However, 30% of those surveyed still thought non-sponsor Nike was officially associated with the event, with similar levels of misplaced recognition for MasterCard (25%) and Samsung (20%).
The credit card brand, which has not sponsored the World Cup since 2006, did however experience something of a fall in awareness over the course of the event, after garnering a recognition score of 38% at the start of the tournament.
But the research found that no official partner brand had increased its recognition by more than 5% by the end of the tournament. McDonald’s was the highest climber, with an increase of 5.3%.
GlobalWebIndex surveyed people who watched the competition in the UK, US and Brazil. The research found that sponsor awareness was much higher in the host nation than the other two markets.
Jason Mander, GlobalWebIndex’s head of trends, said: "Real-time, ambush, content and football-related marketing meant a wealth of content-spread across the globe and significantly influenced spectators’ brand awareness and reactions.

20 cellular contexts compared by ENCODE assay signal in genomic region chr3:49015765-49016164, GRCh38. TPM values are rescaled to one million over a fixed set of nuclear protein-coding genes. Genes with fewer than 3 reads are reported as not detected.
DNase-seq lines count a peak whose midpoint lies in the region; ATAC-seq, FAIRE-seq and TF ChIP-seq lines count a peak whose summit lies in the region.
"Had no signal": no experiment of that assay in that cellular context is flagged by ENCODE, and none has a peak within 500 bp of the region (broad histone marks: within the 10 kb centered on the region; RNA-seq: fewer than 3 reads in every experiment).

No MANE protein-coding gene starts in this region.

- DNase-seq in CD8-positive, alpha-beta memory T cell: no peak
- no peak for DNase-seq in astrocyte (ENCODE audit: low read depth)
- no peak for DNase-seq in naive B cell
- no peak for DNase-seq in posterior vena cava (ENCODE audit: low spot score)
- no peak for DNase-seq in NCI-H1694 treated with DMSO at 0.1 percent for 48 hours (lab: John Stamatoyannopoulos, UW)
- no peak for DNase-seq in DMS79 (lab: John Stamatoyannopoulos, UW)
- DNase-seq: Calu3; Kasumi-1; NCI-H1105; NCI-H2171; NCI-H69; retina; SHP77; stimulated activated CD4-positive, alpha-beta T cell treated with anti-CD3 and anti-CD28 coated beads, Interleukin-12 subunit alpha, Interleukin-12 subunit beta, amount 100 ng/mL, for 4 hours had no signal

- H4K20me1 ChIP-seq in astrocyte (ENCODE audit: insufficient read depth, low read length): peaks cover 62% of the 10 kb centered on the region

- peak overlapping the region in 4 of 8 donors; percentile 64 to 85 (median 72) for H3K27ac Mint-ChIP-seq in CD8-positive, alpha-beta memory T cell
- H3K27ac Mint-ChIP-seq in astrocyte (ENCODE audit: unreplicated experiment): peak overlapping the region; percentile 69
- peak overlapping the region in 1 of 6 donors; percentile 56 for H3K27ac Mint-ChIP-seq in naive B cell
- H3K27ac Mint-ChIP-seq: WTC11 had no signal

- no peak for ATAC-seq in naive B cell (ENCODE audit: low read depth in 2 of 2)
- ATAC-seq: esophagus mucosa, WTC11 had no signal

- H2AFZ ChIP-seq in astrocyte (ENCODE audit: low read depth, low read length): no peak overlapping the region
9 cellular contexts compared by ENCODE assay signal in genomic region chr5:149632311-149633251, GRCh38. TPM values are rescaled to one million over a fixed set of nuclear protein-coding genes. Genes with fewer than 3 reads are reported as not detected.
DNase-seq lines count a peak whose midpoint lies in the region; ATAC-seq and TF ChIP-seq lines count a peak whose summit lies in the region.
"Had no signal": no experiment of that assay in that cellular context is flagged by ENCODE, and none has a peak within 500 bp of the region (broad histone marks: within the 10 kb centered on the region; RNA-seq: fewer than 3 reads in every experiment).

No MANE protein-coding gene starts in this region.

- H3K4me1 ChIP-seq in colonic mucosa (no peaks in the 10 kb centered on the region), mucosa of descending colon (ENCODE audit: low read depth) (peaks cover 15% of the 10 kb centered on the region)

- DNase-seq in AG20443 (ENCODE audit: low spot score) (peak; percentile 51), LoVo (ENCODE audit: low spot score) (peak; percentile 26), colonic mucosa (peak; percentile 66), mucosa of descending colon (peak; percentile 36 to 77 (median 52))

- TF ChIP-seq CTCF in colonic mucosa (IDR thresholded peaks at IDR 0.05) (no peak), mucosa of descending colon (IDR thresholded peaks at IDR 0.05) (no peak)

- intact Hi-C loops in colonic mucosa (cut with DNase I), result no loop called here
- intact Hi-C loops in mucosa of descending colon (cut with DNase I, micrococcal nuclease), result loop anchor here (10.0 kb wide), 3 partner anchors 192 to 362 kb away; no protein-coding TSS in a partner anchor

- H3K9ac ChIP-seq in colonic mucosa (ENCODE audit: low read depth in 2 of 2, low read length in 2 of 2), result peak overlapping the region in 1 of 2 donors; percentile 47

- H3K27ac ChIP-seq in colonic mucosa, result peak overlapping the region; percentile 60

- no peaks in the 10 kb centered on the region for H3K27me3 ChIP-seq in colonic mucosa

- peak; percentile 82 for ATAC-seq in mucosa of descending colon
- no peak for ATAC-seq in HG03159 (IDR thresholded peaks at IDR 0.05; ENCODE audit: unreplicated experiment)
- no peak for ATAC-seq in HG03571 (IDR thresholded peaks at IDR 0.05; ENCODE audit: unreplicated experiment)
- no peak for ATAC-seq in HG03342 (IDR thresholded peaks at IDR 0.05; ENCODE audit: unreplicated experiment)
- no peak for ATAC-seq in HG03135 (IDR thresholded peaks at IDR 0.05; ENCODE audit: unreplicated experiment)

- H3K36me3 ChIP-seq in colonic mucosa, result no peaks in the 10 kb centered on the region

"Consequently, it became more difficult for consumers to differentiate between official sponsors and competitors. Interestingly though, it seems that overall sponsorship recognition comes from long-term associations, which ultimately defies the intense marketing efforts made this year."
The research project involved the firm asking members of its real-time panels in the UK, US and Brazil to identify sponsors.
Respondents were asked to pick official World Cup sponsors from a list of 38 brands, both official sponsors and their non-sponsor rivals.